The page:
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Traveling Around Tokyo

Traveling Around Tokyo

tokyo

We started making plans last fall for a truly unforgettable two week trip to Japan to celebrate our one year anniversary and visit with family and friends. Tim grew up in Tokyo and lived there from infancy through high school, so we knew it would be a special place full of old memories with the potential for new ones - we couldn't think of a better spot to ring in a new year of marriage! 

We started off the trip with a few days in Tokyo, then plan to head south to Okayama, Kyoto, and Hakone - plenty to see and lots of different sides to Japan, other than what tourists may find in just the metropolitan area. Because Tim lived in Japan for over half of his life, he speaks pretty fluent Japanese and really knows his way around the city - so our experience and useful tips may be different than some others who plan to visit Japan in the near future. We also have so far had the blessing of several different host families through various connections which significantly cut down the cost of hotels or hostels (we only have to pay for two nights in a hotel throughout our entire two week trip!), meaning we have had more spending money for food, shopping, museums, travel, etc. But our days have still been jam-packed so far, so I thought I'd give a little insight into how we tackled Tokyo!

Day One

tokyo

We arrived in Tokyo in the mid-afternoon on Wednesday and were absolutely beat after over 24 hours of traveling. However, the best way to beat jet lag is to wait it out, so after dropping off our luggage at our host family's home and sitting down for a few minutes, we hightailed it over to Shibuya Station (only a few subway stops away from where we were staying) right at rush hour to catch a glimpse of the infamous confusing crosswalks.

shibuya crossing
shibuya crossing

I'm not going to lie - going to Shibuya on our first day, after about 5 hours of sleep in a 36 hour period, was probably not our brightest idea. This area of Tokyo is essentially the Times Square of Japan. Total sensory overload. I felt completely disoriented and dizzy at times, but it really did look magical in the golden hour glow. We grabbed some katsudon (fried pork and egg served over rice) and tea and just sat and watched the people go by. Since it was our first night, we didn't last too long, but it was good to stretch our legs with a little walking and push through the jet lag until it was actually time to sleep.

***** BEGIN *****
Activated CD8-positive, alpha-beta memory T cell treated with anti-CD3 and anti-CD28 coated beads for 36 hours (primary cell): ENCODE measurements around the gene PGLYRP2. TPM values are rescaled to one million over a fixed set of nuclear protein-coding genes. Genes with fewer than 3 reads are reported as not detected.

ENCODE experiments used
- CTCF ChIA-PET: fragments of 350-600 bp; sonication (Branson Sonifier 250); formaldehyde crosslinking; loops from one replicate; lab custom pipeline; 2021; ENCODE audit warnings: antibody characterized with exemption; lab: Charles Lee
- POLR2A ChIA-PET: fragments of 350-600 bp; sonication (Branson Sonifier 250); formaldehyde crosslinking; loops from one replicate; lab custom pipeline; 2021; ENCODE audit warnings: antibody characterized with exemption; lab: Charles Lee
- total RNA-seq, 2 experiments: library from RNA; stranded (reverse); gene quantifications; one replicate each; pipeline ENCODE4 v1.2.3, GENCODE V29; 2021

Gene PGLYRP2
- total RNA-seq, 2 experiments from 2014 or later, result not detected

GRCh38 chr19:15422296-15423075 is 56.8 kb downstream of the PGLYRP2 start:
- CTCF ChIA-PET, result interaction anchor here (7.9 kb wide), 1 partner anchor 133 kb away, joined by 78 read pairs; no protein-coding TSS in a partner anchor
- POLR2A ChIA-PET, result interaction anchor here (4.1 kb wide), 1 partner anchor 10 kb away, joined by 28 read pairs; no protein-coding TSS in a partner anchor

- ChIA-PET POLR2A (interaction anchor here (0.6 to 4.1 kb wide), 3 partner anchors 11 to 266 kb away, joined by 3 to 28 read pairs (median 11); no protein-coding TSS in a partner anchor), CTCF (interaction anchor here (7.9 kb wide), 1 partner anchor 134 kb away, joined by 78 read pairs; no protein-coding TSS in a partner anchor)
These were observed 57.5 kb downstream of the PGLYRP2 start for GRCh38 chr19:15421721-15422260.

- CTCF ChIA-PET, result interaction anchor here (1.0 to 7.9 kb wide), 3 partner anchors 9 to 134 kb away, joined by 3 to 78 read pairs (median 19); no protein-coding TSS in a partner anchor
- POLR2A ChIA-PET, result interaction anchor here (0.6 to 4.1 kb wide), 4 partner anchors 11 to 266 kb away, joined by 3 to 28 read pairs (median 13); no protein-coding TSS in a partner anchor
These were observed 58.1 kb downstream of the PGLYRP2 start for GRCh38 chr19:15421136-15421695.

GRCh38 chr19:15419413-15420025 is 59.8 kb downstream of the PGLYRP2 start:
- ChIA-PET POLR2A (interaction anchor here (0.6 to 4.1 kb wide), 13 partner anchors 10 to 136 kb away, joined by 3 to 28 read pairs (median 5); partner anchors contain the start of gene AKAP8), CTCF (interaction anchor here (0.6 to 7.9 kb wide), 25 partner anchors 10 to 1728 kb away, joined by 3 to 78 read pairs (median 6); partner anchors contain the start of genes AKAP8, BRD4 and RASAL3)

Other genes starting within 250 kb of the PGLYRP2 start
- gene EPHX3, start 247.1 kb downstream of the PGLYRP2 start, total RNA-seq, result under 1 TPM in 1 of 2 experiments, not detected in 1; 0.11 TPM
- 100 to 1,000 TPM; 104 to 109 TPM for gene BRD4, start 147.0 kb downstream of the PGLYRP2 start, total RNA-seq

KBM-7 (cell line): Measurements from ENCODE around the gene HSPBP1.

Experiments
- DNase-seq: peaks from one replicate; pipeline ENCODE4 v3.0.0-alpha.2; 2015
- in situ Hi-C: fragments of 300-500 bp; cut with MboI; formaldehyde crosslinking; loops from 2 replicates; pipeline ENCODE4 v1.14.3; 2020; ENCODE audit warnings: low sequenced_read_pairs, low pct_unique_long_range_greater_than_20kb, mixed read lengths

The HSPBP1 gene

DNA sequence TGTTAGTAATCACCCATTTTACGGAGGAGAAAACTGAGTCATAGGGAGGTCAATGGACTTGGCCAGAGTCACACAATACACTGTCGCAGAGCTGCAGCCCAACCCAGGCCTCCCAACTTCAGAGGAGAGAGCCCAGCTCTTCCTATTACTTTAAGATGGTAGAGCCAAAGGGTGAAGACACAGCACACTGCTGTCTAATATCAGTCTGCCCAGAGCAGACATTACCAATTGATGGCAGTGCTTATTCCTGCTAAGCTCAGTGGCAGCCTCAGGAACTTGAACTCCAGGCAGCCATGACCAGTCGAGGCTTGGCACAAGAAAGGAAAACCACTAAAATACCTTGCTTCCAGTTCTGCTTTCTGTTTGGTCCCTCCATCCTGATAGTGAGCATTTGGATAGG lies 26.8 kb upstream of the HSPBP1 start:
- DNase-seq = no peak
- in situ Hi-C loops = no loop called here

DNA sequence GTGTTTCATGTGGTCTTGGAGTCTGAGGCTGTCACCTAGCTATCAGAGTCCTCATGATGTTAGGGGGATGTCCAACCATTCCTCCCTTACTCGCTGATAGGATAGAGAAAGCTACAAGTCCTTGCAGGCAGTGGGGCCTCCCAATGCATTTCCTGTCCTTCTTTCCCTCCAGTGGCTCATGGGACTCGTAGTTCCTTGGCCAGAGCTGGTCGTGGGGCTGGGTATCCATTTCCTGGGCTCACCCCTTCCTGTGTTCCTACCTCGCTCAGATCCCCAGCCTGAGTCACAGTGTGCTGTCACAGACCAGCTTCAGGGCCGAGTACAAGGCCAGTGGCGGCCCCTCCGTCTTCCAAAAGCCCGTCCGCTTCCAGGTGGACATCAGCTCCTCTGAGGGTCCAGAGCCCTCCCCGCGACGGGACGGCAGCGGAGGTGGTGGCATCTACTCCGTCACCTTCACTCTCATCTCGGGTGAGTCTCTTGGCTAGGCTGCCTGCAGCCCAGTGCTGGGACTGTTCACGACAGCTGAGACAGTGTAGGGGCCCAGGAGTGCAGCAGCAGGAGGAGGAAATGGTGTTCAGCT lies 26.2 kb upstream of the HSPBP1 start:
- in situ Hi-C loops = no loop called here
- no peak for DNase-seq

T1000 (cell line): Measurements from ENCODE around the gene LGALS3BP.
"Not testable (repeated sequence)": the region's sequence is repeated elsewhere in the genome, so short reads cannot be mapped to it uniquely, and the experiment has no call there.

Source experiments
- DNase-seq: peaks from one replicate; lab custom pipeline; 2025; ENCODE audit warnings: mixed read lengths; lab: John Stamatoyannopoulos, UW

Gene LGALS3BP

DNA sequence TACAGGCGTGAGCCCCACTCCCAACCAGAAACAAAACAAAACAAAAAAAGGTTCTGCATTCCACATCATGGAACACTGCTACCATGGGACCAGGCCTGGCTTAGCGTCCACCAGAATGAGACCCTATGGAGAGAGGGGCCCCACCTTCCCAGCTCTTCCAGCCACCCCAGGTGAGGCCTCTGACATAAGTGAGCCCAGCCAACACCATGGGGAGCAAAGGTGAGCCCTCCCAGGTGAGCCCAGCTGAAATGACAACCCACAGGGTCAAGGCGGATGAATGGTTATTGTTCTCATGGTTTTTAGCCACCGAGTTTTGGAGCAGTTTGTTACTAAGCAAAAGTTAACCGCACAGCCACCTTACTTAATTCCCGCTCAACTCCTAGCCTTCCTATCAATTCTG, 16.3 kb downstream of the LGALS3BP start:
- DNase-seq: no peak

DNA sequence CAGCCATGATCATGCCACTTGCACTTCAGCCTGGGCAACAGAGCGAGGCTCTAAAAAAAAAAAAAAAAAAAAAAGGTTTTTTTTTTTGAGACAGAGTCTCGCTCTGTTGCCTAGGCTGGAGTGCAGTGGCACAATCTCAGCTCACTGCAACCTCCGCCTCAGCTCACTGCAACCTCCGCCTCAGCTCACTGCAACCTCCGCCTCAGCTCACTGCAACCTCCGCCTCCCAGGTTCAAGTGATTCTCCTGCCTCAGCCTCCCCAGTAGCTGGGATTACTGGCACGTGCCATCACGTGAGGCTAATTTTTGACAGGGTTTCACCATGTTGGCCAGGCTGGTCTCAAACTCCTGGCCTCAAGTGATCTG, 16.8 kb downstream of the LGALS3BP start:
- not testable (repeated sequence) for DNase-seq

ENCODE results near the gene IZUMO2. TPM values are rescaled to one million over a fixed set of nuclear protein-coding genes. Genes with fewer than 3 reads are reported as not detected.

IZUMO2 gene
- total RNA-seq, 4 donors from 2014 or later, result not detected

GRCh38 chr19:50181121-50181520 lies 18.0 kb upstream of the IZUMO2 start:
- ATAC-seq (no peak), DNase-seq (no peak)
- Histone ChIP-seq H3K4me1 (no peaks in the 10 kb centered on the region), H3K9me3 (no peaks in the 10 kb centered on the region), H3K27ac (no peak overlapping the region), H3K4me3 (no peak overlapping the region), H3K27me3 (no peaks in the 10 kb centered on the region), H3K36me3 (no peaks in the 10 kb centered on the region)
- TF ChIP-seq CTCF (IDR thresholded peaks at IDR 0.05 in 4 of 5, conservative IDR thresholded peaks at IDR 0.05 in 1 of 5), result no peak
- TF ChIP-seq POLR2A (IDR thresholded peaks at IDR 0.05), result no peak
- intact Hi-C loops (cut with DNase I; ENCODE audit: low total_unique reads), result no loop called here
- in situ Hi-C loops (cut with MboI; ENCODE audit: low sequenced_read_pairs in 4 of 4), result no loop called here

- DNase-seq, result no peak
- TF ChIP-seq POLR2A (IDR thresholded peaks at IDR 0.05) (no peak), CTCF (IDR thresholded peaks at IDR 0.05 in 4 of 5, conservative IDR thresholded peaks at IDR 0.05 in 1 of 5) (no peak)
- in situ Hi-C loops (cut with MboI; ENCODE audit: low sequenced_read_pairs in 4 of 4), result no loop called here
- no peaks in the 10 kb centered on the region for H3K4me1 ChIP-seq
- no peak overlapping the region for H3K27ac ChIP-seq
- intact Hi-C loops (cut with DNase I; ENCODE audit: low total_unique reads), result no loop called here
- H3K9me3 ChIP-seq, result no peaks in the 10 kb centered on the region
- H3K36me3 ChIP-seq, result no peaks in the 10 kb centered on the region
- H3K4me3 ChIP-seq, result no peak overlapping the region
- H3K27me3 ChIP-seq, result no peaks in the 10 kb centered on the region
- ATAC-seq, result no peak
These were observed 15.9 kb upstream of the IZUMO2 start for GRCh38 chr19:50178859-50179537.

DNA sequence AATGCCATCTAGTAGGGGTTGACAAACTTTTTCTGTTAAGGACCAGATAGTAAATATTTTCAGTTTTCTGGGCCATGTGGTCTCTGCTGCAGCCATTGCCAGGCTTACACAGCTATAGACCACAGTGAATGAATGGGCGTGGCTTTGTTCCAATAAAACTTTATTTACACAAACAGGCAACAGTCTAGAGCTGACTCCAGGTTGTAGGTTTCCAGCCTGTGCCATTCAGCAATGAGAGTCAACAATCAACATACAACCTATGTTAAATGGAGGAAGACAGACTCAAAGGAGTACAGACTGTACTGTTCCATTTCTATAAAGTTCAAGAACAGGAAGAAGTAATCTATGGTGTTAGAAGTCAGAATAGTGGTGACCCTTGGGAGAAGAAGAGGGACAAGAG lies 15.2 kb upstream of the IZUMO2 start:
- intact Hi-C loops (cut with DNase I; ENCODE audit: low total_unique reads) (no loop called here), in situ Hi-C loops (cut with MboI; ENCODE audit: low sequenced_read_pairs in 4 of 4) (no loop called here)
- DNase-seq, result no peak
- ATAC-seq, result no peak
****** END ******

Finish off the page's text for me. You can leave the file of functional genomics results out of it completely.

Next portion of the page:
Day Two

Meiji Shrine

Turns out, powering through our jet lag and staying awake until 10 PM really helped us the next morning, because we slept in until 6 (really uncommon with international jet lag, folks) and only had to lie in bed for an hour or so before getting an early start on the day. Our first stop was the Meiji Shrine, a short stop from the infamous Harajuku area (but more on that later).

The Meiji Shrine was created in 1920 and is a truly beautiful and peaceful sanctuary so deep in the woods you'll almost forget you're in the middle of the biggest city in the world. It's a pretty long walk from the subway stop you'll come out at, so make sure you have comfy shoes on. Luckily, it's all pretty flat and shaded, which makes it worth the effort to see. We went pretty early in the morning, so it was cool and not too crowded either. Then, as we were walking out, we noticed signs for a garden and decided to take a peek. I'm so glad we did because it was gorgeous! Dedicated to the emperor who built the shrine's wife, the gardens host a tea house, waterlily ponds, irises, azaleas, and a whole mini forest of ancient trees. I've never visited any place in the US quite so peaceful.

33020610_1004256239741386_2549632250652131328_n.jpg
japanese gardens water lilies